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Festivals Conferences MeetUps

VR Evangelism from the floor of a Russian Tech Conference

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At this moment of uncertainty, with tensions rising and accusations flying and an evil orange stooge puppet running for president, the people of Russia rather nobly invited VR Playhouse to come visit their country. They invited us to come talk about virtual reality at a tech conference but we like to think maybe also to broker a new kind of understanding between our country and theirs.

So we sent Dylan. He’s harmless and, if you squint, he could maybe look a little Russian. And Dylan, as he is want to do, spent a day chronicling his adventures:

9am: It’s morning in Moscow and I’m rolling out of the Marriott Novy Arbat with my fellow non-Russian invitees, on our way to the Open Innovations Forum. We’re an eclectic mix of “entrepreneurs” and “experts,” ferried to Russia to speak on the various stages and panels that the forum offers over the course of three days. It’s a forum aimed mainly at the country’s own growing number of tech investors. I can’t tell if it’s the jet lag but I sorta feel like chum.

10am: We arrive at the Skolkovo Technology Centre, one of several large and impressive-looking buildings dotting an otherwise barren landscape on the outskirts of Moscow. It is very grey and very cold out and all the buildings are equally grey and cold-looking and it all combines to create a vaguely dystopian vibe. The place is pretty cool though. It’s brand-new, like as in they had to rush to finish it in time for this forum, and it will eventually house hundreds of tech start-ups, each of which is subsidized by the government. There’s tons of office and lab space ringing a central area that resembles a really nice mall. I don’t know whether to be impressed or terrified.

10:30am: I’m looking for something distinctly Russian about this event; some bit of bleak poetry ripped from the pages of Tolstoy. The best I can find is a robot rolling around that kinda reminds me of the one from Rocky IV (and if you don’t believe that I was actively looking for Rocky IV parallels the entire time I was in Moscow, then you don’t know me very well). And also, they play this weird, calypso cover of “Gangster’s Paradise” like, 20 times over the course of the day that inspires a madness in me that is positively Dostoevskian.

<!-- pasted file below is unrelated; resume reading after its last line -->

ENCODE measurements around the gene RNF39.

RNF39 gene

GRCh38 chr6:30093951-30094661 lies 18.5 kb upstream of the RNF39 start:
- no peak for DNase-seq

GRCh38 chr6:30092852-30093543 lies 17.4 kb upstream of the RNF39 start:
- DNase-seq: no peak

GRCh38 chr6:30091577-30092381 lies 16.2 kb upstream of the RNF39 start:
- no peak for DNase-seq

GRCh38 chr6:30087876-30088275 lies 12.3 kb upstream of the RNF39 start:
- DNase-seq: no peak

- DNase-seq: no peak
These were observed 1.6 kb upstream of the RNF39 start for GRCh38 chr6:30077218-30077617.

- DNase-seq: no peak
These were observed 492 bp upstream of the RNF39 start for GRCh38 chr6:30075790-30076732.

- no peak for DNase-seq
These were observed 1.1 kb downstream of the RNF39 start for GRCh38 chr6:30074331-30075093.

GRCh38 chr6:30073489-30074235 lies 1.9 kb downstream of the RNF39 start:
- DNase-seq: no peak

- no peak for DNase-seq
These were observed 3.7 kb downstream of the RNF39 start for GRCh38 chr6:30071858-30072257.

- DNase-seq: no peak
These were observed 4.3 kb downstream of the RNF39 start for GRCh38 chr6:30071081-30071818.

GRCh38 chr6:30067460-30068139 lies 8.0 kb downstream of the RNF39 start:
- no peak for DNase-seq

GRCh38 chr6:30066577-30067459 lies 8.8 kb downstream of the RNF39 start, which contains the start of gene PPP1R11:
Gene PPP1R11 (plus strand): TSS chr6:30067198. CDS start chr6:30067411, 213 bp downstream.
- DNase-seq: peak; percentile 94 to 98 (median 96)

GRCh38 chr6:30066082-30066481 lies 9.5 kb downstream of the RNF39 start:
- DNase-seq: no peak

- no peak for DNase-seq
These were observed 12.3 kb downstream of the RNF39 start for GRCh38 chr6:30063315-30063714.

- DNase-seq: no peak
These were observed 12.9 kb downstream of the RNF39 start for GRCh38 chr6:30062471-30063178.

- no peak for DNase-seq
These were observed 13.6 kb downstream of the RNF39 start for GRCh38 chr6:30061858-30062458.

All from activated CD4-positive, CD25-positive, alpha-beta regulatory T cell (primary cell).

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11am: Though it seems Russia still lags behind in pop music and pop culture-inspired robotics, in most aspects, cultural globalization is in full view here. It’s all pretty familiar once the day gets rolling. Everybody sits in beanbag chairs, there’s talks on triathlons as event marketing spaces, the emerging markets in sleep science, and seasteading. In fact, the seasteading talk deserves is own entry…

12:30pm: The guy giving the talk on seasteading comes from the Seasteading Institute, which counts Peter Thiel as one of its founders. This inspires a decidedly awkward moment in the morning shuttle when this info comes out and the guy has to do what is by now probably a pretty well-rehearsed tiptoe around the subject of Thiel’s good buddy Donald Trump. His talk is like an elaborate sales pitch that is as much about the religion of start-ups as it is about seasteading itself. He talks about start-up countries and nano-nations and declares that “start-ups change the world.” Nevertheless, the libertarian vibe of the seasteading movement is maybe a little foreign to this Russian audience.

2pm: I make friends! Shout out to Olga and Vlad, who talk about VR with the same wild-eyed enthusiasm as we do. Vlad is trying to get an immersive musical about the life of Rasputin made on Broadway and so he made a VR teaser for it which is seriously epic and would definitely get me thinking if I were a Broadway producer. Olga and I babble in a familiar way about the infinite applications for VR/AR until we get to cybersecurity at which point we both simultaneously agree that perhaps that isn’t a subject we should dwell on in the here and now.

3pm: Shout-out also to Sila Sveta, a company that delivers the day’s strongest pang of competitive jealousy. These guys look to be applying VR in really cool ways, particularly when it comes to live events. They, along with Olga and Vlad, offer pretty good evidence that Russia is in the VR game. They’re certainly selling it here. On my way to the airport going home, I see one of those building-length video billboards playing a commercial for a Galaxy Note 7 (em, guys, might want to check the news about that) and Gear VR combo, an ad that is repeated before every movie I watch on my Aeroflot Russian airline flight back.

4:45pm: I have my panel. I am one of two non-Russian speakers on a panel on seven. I can understand everything through a headset feeding me a simultaneous translation, but not many of the Russians have such a headset. Meaning, unless they speak English, they have no idea what I’m saying. So, I can’t really say how effective I was. I can say that the conversation focused on the economics of VR and every proud capitalist’s favorite VR question du jour: how in the name of Yakov Smirnoff are we going to make money off it?